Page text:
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DEFENDING AFFORDABLE DRUG PRICES: AG REYES JOINS NATIONWIDE COALITION  

SALT LAKE CITY – Today, Utah Attorney General Sean D. Reyes joined a bipartisan, nationwide coalition of attorneys general in two amicus briefs defending affordable drug prices before the United States Court of Appeals for the Third Circuit and District of Columbia. 

The brief defends the actions of the U.S. Department of Health and Human Services in cases filed by Sanofi SA, Novartis Pharmaceutics, United Therapeutics Corp and NovoNordisk. The pharmaceutical giants have refused to comply or unilaterally adopted unlawful restrictions on the 340B Program requiring discounted drug pricing for community health centers, clinics, and institutions serving low-income and underserved patient populations. The 340B Drug Pricing Program was adopted by Congress in 1992 and had strong bipartisan support. 

The drug companies challenged violation orders issued by the U.S. Department of Health and Human Services. The bipartisan, multistate coalition argues that HHS’s actions were lawful and necessary in their amicus briefs.

“For nearly two years…drug manufacturers participating in the 340B Program of the Public Services Act, 42 U.S.C. § 256b (“340B Program”), have flouted their statutory obligation to offer safety-net providers 340B-discounted prices on critical prescription drugs.  These drug manufacturers have either limited 340B-covered entities to using a single retail community pharmacy (contract pharmacy), or condition the use of multiple contract pharmacies on intrusive audits of healthcare providers’ confidential, proprietary claims data.  Drug manufacturers allege that imposing conditions that restrict the use of contract pharmacies is appropriate because the term “pharmacy” is not in the text of the 340B statute and that such conditions are necessary to prevent drug diversion and duplicate reimbursement claims.  But permitting manufacturers to change the 340B Program unilaterally is in direct contravention of the statute and policies long pursued by Congress and advanced by the States,” the states argue.  

The bipartisan coalition of attorneys general led by Connecticut previously urged HHS to hold drugmakers accountable for their unlawful actions imperiling access to affordable prescriptions for low-income patients.  

The amicus brief was led by Connecticut Attorney General Tong and signed by the attorneys general of Arkansas, Connecticut, Colorado, District of Columbia, Delaware, Illinois, Hawaii, Kansas, Louisiana, Maine, Maryland, Massachusetts, Michigan, Minnesota, Nebraska, New Mexico, North Carolina, Oregon, Rhode Island, and Vermont.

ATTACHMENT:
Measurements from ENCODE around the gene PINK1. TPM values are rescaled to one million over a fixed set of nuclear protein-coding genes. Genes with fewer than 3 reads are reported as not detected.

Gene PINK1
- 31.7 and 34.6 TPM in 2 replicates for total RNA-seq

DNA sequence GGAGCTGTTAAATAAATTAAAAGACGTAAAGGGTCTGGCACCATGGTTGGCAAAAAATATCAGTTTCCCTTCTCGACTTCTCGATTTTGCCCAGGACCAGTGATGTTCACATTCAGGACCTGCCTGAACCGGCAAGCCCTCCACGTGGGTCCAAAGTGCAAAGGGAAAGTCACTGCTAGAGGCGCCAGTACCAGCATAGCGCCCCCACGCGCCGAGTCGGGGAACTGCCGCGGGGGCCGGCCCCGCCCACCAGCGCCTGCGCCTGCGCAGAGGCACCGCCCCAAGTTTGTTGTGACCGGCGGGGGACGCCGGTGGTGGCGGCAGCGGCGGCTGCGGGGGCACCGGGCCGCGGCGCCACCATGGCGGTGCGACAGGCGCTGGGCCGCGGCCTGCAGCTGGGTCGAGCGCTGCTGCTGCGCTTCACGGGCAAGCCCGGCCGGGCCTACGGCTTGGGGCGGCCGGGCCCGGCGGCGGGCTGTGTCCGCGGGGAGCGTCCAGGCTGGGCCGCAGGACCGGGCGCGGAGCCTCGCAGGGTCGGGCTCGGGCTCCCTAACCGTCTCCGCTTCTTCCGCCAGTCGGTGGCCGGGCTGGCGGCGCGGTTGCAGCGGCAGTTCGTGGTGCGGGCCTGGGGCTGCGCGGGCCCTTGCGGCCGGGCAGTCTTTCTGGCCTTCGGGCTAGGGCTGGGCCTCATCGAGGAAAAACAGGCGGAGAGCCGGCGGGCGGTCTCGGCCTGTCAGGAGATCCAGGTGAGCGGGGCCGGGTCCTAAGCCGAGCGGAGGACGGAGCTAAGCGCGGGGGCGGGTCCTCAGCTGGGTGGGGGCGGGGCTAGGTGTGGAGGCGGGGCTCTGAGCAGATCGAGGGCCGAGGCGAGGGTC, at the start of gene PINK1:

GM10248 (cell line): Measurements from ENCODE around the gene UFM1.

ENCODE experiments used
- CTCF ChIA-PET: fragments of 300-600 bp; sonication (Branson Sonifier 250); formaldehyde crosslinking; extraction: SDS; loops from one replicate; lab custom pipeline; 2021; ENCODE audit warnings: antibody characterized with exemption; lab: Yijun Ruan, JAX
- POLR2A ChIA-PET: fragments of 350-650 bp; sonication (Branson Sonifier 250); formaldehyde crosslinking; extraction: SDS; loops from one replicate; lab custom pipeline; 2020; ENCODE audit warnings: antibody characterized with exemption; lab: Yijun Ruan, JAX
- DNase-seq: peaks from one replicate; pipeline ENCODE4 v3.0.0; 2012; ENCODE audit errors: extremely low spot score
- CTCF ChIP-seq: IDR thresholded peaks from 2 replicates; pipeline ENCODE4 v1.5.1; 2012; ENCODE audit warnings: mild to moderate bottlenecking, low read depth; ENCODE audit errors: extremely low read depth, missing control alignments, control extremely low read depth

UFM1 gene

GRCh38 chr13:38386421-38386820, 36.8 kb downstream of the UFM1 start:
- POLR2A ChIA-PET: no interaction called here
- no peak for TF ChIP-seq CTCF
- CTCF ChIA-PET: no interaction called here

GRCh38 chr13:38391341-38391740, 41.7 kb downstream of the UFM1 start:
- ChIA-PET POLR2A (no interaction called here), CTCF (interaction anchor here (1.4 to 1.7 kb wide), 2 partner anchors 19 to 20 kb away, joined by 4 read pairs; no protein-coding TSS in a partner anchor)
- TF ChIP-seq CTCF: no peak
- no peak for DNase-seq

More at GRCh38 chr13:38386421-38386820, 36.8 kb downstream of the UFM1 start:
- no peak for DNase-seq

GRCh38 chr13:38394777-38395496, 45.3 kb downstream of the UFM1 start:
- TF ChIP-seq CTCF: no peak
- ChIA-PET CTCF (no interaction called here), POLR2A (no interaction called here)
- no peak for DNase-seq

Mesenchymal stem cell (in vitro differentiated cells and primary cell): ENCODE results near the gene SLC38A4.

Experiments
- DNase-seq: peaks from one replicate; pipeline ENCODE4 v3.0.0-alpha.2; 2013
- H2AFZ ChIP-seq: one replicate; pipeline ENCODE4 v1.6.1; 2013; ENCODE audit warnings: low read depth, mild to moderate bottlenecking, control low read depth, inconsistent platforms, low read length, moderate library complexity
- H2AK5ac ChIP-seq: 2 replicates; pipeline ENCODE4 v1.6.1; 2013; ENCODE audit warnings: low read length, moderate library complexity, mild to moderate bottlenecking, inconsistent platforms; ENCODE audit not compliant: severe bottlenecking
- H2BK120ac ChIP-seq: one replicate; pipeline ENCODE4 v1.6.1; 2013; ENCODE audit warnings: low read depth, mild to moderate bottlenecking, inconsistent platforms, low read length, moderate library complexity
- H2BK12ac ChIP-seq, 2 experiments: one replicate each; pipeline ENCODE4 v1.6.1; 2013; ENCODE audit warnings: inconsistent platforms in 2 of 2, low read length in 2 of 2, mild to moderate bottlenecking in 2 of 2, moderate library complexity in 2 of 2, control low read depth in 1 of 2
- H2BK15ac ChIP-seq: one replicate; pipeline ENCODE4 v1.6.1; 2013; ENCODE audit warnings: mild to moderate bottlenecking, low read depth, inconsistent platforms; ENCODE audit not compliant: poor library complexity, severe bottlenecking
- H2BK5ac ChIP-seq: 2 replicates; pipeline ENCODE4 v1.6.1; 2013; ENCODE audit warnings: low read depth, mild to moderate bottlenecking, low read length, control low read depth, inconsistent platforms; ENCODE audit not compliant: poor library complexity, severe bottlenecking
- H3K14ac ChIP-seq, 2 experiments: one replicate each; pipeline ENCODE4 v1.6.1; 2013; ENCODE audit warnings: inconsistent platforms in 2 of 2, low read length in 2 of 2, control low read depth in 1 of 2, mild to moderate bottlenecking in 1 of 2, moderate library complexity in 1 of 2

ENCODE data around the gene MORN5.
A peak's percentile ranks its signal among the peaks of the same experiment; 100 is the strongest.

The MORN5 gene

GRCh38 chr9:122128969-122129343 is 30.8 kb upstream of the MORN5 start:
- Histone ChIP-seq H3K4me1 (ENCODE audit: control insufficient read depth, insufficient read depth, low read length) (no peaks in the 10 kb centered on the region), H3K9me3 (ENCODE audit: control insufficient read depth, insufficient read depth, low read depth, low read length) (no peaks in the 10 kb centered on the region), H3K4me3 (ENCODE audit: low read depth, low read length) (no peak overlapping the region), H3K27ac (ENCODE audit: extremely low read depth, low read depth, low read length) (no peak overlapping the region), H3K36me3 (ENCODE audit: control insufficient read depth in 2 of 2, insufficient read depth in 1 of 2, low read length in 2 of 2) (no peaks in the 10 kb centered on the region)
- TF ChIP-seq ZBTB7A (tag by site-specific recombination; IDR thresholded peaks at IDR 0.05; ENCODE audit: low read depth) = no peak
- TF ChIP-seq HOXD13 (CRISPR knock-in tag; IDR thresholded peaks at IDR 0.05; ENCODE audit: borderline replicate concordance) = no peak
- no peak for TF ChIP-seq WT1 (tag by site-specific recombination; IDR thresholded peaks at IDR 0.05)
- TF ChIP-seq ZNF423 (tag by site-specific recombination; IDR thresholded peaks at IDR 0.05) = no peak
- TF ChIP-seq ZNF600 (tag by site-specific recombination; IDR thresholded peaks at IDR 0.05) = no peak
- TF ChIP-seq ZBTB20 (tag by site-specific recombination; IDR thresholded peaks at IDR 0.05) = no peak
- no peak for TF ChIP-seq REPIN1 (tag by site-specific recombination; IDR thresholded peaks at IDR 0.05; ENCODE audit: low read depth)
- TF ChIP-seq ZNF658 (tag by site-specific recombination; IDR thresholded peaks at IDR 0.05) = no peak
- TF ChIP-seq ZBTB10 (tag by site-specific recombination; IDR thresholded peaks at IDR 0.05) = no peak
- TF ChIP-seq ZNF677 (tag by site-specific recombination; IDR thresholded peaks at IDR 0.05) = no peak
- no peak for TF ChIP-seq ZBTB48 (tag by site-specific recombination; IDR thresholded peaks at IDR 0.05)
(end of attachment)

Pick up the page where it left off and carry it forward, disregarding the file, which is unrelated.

Read a copy of the brief here.


Alert: Scammers Posing as ICAC Officers Calling Utah Residents

The Utah Attorney General’s Office wants to alert the public of a telephone scam involving a person posing as a member of the Internet Crimes Against Children (ICAC) Task Force.

There have been several reports of people receiving calls from someone posing as an officer with the ICAC Task Force. 

THE ICAC TASK FORCE ONLY CONTACTS CITIZENS FOR INVESTIGATIONS. SOLICITATION OR THREATENING CALLS SHOULD BE REPORTED TO LAW ENFORCEMENT IMMEDIATELY.

“At this point, we’re not sure of the origin of the calls, and the best way to warn the community is to have people protect themselves,” said Commander Alan White. “To learn there is a person or group impersonating our organization is disturbing. People need to know that our operations are heavily researched and largely undercover. We very selectively do community outreach.”

Anyone who receives one of these calls should call the Attorney General’s ICAC Tip line number (801-281-1211) and report these encounters immediately.


AG Reyes To Congress: Support Low-Income Legal Assistance

Today, Utah Attorney General Sean D. Reyes joined the National Association of Attorneys General (NAAG), which sent a letter to Congress to support beneficent funding for the Legal Services Corporation (LSC). The LSC provides critical legal assistance to low-income Americans, helping families in need across the country.

The letter, in part, urges Congress to make a “robust investment” in the LSC to “provide critical legal assistance to residents in need across the country.” The letter concludes: “We have seen how access to legal representation helps achieve justice for the residents we serve.”

Nonprofit legal aid programs funded by the federal program provide services to millions of Americans annually, reaching across every state and territory. The funding is a wise investment in accessible legal representation. Numerous Americans, including families with children, renters and homeowners, farmers, veterans, the disabled, and the elderly, have benefitted for over 50 years from federally funded LSC services. In some states, over 80% of legal assistance dollars come from LSC. These legal aid organizations donate their time and skills to assist those in need.

Read the letter here.


AG Reyes Supports Benefits for Public Safety Officers & Families Affected by Work Related PTSD